MONROE COUNTY DEPARTMENT OF HUMAN SERVICES PETITIONER RESPONDENT v. <<

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Supreme Court, Appellate Division, Fourth Department, New York.

MONROE COUNTY DEPARTMENT OF HUMAN SERVICES, PETITIONER–RESPONDENT;

CAF 12–01926

Decided: May 09, 2014

PRESENT:  SMITH, J.P., FAHEY, LINDLEY, SCONIERS, AND VALENTINO, JJ. TIMOTHY P. DONAHER, PUBLIC DEFENDER, ROCHESTER (JANET C. SOMES OF COUNSEL), FOR INTERVENOR–APPELLANT. MERIDETH SMITH, COUNTY ATTORNEY, ROCHESTER (CAROL L. EISENMAN OF COUNSEL), FOR PETITIONER–RESPONDENT.

MEMORANDUM AND ORDER

TANYA J. CONLEY, ATTORNEY FOR THE CHILDREN, ROCHESTER.

It is hereby ORDERED that the order so appealed from is unanimously affirmed without costs.

Memorandum:  Intervenor father appeals from an order that placed the older child (hereafter, child) with petitioner following a period of trial placement with the father.   We note at the outset that this appeal is moot because a subsequent permanency order continuing placement of the child in the custody of petitioner has been issued (see Matter of Cleophus B. [Torrence B.], 93 AD3d 1241, 1242, lv denied 19 NY3d 807).   We conclude, however, that the exception to the mootness doctrine applies (see id.).

Shortly after his birth, the child was placed with petitioner pursuant to a neglect proceeding against only respondent mother.   Family Court adjudicated the child to be neglected by the mother and subsequently issued an order placing the child with the father under petitioner's supervision (see Family Ct Act § 1054[a] ).   When the placement with the father deteriorated due to, among other things, the father's refusal to afford petitioner access to the child's home and misinformation given by the father concerning caregivers for the child when the father was at work, petitioner and the father reached an agreement on the record at a permanency hearing to impose additional conditions with which he agreed and was required to comply.   The record specifically reflects that the father agreed, inter alia, to provide proof of income sufficient to prove that he has the means to care for the child;  to obtain his own residence;  to prohibit the child from being left in the care of a certain woman with a criminal history;  to place the child in daycare when he worked;  to allow petitioner access to his home;  and to terminate any relationship with a person involved in the “prostitution industry.”   The court adjourned the permanency hearing for two weeks to monitor the father's compliance with those additional conditions.   Before those conditions were reduced to a written order, petitioner alleged in an order to show cause that the father violated them and that the child was in imminent risk in his care.   Pending a hearing on the order to show cause, the court issued an order returning the child to placement with petitioner.   Following a hearing, the court issued the permanency order on appeal, finding that the child would be in imminent risk of harm if returned to the father and that the father violated the above conditions, and continuing the child's placement with petitioner.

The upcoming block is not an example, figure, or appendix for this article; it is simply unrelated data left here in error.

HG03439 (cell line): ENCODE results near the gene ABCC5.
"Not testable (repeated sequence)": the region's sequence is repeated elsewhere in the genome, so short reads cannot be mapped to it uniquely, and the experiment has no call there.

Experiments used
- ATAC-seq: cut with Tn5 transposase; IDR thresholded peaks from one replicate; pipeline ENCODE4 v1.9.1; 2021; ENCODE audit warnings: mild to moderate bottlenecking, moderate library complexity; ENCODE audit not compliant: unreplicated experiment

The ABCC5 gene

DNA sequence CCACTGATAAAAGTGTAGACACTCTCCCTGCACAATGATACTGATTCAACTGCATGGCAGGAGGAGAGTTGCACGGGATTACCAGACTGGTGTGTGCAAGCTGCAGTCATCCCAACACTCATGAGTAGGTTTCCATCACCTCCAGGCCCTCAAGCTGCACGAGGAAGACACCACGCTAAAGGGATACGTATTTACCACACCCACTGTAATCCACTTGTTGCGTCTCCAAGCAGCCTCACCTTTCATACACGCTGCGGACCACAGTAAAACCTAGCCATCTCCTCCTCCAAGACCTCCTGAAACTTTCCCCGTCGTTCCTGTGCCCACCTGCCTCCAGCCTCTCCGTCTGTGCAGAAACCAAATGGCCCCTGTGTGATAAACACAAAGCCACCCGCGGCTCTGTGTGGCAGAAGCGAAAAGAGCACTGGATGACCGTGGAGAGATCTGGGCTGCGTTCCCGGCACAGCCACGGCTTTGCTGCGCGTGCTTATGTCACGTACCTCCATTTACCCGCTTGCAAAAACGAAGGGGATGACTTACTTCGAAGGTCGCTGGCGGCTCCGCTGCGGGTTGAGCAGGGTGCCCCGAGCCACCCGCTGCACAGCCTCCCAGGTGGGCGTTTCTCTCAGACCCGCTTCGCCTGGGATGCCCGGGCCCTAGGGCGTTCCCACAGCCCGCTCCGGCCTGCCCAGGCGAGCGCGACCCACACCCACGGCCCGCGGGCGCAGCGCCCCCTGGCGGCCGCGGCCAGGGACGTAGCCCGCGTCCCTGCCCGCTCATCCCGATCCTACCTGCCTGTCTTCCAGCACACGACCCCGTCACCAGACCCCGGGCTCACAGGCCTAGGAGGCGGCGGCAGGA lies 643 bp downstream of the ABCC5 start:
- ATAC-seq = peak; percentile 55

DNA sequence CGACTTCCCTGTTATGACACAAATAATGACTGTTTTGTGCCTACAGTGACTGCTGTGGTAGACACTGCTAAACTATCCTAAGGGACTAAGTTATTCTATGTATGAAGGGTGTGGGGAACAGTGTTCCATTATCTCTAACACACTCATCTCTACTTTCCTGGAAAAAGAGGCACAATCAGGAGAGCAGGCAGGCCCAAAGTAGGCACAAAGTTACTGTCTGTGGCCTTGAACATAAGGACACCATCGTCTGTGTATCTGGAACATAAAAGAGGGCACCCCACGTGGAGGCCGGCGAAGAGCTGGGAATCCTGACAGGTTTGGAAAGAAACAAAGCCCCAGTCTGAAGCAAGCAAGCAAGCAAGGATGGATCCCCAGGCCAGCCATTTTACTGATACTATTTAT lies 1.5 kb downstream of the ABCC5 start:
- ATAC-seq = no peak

At the outset, we note that, although no written order was issued setting forth the additional conditions, the transcript of the proceeding reflects that the father was present with counsel and stipulated to the imposition of those additional conditions in open court, and those conditions therefore are binding upon him regardless of whether they were reduced to a written order (see generally Matter of Lagano v Soule, 86 AD3d 665, 667;  Matter of W. Children, 226 A.D.2d 385, 386–387, lv denied 88 N.Y.2d 811).

The father contends that the court abridged his fundamental parental rights and violated his right to equal protection by removing the child from placement with him without requiring petitioner to commence a neglect proceeding pursuant to Family Court Act article 10.   We reject that contention.   By its order to show cause, petitioner sought modification of the placement based upon the father's violation of the additional conditions to which he was bound.   The father was subject to the supervision of petitioner and, when he violated the supervision order as modified by the additional conditions, petitioner was entitled to seek removal of the child by way of revocation of the order of supervision (see §§ 1054, 1072, 1089[d][2] [viii] [C] ).  We conclude that petitioner established by a preponderance of the evidence that the father violated those additional conditions to which he stipulated to be bound and that his violation was willful (see Matter of Aimee J., 34 AD3d 1350, 1350–1351;  Matter of Linda FF., 301 A.D.2d 887, 888–890;  cf.  Matter of Brittany T., 48 AD3d 995, 997).   Although the court erred in stating that it was proceeding pursuant to Family Court Act §§ 1061 and 1089 and not Family Court Act § 1072, in the absence of any showing of prejudice, we consider that technical defect to be harmless error (see CPLR 2001;  Matter of Rachel G., 185 A.D.2d 382, 383–384).   The father's similar contentions with regard to another child are unpreserved for our review (see generally Matter of Longo v Wright, 19 AD3d 1078, 1079) and, in any event, are likewise without merit.

Frances E. Cafarell

Clerk of the Court